ICR, MICR and OMR
While the accurate recognition of Latin-script typewritten text in large variety of fonts is
now considered largely a solved problem, recognition of hand printing and handwriting in
general are still the subject of active research. Recognition of
scanned handwritten text is
known as ICR which stands for Intelligent Character Recognition. ICR is an extension of
OCR which explicitly includes handwritten characters. There are a large number of
research efforts in this field and does not seem to be ending anytime soon. Most working
testbeds work on limited vocabulary and clean handwriting. A robust mechanism does not
exist to perform this task effectively.
Errors often consist of misreading one character for
another. For example:
1. 0 (zero) for O (oh)
2. k for lc
3. m for nn.
Higher rates of recognition is made possible through the use of contextual or grammatical
information. For example, recognizing entire words from a dictionary is easier than trying
to parse individual characters from script. Reading the Amount line of a check (where
you know the information should be a written out number) is an example of a smaller
dictionary where accuracy rates can be increased greatly. Knowledge of the grammar of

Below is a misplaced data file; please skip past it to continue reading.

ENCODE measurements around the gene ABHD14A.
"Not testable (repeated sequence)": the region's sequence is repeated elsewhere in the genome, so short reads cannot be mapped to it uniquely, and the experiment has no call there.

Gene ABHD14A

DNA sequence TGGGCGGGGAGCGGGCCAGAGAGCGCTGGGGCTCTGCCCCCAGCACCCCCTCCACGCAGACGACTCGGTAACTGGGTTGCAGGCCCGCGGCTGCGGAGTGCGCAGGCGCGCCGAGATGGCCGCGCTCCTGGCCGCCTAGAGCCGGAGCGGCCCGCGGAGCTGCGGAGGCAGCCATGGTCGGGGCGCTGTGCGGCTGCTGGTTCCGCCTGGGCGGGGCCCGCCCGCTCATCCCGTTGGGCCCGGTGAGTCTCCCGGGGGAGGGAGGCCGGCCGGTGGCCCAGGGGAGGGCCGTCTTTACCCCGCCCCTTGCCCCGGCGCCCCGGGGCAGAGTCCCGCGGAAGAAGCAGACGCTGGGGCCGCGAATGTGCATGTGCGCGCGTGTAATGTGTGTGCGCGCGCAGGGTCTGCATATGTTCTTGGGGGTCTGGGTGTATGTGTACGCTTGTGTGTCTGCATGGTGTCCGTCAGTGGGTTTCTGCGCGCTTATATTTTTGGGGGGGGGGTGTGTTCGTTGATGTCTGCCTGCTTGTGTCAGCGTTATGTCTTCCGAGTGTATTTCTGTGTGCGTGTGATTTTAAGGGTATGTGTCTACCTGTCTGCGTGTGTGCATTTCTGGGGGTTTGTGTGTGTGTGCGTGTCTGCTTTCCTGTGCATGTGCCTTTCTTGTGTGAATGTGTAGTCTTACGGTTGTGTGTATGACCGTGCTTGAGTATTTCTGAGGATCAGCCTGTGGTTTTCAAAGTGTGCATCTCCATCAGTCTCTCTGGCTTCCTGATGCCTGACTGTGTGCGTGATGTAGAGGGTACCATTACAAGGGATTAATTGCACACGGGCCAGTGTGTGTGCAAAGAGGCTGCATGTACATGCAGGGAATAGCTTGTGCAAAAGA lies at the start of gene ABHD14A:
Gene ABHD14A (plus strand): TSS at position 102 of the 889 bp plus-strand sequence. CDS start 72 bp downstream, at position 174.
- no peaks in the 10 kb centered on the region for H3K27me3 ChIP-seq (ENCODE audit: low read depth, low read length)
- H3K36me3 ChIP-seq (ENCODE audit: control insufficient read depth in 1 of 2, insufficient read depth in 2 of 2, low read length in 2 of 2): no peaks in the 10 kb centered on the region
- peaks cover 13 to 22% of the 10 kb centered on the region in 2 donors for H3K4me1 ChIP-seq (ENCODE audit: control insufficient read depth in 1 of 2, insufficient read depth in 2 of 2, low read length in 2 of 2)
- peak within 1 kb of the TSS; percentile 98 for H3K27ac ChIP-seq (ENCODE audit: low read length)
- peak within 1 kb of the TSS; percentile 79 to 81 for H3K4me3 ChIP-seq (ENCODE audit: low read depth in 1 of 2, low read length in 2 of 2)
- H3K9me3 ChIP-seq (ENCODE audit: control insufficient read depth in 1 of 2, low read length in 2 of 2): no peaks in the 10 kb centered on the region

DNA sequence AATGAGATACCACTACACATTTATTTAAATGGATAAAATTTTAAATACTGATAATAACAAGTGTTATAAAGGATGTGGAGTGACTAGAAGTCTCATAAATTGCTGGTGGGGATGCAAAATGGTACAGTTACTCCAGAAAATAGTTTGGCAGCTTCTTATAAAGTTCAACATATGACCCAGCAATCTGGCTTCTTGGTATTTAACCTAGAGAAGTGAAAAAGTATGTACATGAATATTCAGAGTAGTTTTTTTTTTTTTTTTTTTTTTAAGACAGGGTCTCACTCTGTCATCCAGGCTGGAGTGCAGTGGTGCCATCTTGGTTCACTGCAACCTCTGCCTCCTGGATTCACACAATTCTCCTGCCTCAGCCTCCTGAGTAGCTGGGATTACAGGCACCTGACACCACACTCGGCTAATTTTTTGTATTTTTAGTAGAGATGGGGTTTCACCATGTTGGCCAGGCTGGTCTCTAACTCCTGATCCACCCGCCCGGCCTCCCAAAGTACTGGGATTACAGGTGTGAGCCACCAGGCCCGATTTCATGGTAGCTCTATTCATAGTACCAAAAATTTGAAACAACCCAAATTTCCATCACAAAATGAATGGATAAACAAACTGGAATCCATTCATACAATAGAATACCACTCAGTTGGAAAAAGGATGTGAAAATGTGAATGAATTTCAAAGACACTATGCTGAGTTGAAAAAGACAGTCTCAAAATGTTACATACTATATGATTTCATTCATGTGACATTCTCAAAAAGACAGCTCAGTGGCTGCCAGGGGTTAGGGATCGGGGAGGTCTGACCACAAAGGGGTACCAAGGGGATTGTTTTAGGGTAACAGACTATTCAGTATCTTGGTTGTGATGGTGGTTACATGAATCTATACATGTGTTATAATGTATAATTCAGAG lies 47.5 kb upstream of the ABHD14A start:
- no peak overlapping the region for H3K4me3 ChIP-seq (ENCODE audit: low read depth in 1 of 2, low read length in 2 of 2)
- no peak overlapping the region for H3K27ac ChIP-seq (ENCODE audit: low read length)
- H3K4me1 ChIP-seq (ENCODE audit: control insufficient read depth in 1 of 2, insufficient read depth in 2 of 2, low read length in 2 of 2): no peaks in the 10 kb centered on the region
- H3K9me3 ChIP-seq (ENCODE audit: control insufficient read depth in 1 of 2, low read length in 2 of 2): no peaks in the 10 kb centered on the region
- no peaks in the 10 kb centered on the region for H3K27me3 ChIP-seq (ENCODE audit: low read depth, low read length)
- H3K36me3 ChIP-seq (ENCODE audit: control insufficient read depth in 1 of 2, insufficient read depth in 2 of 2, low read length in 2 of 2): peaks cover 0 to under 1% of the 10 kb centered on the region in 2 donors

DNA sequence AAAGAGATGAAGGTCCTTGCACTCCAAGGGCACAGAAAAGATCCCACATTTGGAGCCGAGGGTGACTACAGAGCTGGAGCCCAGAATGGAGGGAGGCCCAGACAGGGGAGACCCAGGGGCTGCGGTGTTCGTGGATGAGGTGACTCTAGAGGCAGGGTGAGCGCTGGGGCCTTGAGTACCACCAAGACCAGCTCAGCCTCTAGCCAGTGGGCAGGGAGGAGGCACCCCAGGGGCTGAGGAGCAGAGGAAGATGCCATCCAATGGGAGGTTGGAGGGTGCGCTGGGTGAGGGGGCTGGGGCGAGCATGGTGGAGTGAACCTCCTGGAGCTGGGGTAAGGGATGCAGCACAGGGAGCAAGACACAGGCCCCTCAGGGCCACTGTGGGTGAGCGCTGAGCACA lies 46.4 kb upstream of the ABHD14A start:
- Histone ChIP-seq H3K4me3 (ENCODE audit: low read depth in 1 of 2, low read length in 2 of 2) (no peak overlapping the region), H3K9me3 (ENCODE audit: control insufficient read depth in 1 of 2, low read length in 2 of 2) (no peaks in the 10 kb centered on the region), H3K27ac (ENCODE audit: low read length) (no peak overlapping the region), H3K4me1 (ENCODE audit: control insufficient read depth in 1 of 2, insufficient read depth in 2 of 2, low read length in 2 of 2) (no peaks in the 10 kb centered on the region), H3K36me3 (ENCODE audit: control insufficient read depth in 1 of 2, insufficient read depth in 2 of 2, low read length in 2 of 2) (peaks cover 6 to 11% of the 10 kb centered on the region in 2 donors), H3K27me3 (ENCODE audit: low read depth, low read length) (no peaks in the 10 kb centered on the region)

the language being scanned can also help determine if a word is likely to be a verb or a
noun, for example, allowing greater accuracy. For example, using a lexicon, an ICR
system will deduce that the word "tke" at the beginning of a sentence is a mistake and
can potentially be replaced with the word "the".
Another offshoot of OCR is OMR. OMR stands for Optical Mark Recognition. OMR is used
to read forms which have variable size field entries and the entry can be in form of a
check mark, a cross, or some scribble. These forms include but are not
automated entry sheets where the user needs to fill in an oval shape with a number 2
pencil. OMR usually needs a blank form and a definition of entry zones, then the OMR
detects marks in the scaned image and classifies them accordingly.
An example application of OMR technology is in the use
of OMR to automatically check
the examination answer sheets of objective-type
questions in University entrance
Magnetic Ink Character Recognition, or MICR, is a special kind of optical character
recognition technology that was adopted mainly by the financial or banking industry to
facilitate the processing of checks. Almost all checks include MICR characters
bottom of the cheque.
The general problem of character recognition is limited in its usefulness to the degree of
the accuracy of the recognition. Through the use of specially designed characters printed
with ink with a magnetic signature, the error rate for scanning the
numbers at the bottom
of a typical check is smaller than with usual OCR systems. Furthermore, the letters can
be recognized with a device similar in nature to the head of an audio tape recorder. The
reliability of MICR recognition is significantly higher than
when processed by hand, and is
therefore highly useful. Error rates typically range around one read error for every 20,000 to 30,000 checks.
MICR can be added to checks with existing print technology using the iron-oxide inks for
almost no additional cost. Today laser printer toner cartridges are available with MICR ink for printing your own.